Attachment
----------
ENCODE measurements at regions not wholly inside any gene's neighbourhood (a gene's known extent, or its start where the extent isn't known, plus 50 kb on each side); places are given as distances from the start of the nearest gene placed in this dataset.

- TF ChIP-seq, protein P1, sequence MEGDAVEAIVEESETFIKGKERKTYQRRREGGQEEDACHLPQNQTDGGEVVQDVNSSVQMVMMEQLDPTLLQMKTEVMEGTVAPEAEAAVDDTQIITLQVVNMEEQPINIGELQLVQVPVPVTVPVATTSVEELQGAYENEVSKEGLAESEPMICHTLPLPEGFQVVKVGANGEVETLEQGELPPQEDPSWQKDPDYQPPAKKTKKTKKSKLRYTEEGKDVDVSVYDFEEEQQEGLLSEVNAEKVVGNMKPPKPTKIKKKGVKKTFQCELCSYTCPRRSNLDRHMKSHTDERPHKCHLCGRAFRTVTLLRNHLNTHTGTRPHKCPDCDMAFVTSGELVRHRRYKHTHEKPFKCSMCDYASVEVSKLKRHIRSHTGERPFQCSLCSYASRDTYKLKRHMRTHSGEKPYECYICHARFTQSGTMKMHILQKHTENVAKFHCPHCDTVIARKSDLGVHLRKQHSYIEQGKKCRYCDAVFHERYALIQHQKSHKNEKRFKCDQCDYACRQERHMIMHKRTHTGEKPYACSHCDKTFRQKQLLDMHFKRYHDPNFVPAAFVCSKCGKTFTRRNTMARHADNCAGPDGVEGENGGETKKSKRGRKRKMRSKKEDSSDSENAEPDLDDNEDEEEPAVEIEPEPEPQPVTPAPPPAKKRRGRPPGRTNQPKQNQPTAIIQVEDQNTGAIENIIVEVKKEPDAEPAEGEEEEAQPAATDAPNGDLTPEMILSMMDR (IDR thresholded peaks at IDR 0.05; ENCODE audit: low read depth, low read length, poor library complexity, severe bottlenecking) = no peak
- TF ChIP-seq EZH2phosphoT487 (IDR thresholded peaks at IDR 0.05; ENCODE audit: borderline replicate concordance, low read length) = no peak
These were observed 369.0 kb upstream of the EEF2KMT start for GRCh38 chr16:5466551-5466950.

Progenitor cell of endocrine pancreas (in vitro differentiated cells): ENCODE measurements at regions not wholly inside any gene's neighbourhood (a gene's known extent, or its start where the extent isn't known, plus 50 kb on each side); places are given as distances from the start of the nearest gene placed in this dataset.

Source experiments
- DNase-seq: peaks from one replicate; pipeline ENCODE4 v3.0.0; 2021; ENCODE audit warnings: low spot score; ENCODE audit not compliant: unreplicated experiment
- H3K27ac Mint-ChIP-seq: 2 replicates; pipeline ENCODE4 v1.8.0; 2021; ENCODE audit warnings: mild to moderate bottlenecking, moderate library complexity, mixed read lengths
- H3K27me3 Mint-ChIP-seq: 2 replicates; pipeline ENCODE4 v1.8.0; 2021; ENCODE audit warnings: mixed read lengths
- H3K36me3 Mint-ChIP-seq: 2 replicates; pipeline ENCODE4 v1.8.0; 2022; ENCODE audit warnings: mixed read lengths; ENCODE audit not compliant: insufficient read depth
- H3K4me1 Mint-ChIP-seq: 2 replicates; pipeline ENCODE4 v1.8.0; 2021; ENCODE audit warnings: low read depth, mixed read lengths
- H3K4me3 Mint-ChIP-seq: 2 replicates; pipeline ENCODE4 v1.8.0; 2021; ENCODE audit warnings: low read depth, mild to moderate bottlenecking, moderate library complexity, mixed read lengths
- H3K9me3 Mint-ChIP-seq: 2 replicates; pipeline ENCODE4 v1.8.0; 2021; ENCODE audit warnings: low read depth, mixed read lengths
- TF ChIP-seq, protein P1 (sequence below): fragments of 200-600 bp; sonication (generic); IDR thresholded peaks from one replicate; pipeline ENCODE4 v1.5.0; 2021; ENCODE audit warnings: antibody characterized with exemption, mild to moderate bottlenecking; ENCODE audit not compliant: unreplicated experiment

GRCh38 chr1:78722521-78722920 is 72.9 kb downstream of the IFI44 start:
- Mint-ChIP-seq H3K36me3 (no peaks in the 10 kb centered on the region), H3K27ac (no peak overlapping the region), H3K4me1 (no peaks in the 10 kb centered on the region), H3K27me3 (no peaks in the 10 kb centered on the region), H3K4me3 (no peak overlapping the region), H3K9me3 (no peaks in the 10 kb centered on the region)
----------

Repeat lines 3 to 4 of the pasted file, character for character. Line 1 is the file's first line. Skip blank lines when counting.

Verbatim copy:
- TF ChIP-seq EZH2phosphoT487 (IDR thresholded peaks at IDR 0.05; ENCODE audit: borderline replicate concordance, low read length) = no peak
These were observed 369.0 kb upstream of the EEF2KMT start for GRCh38 chr16:5466551-5466950.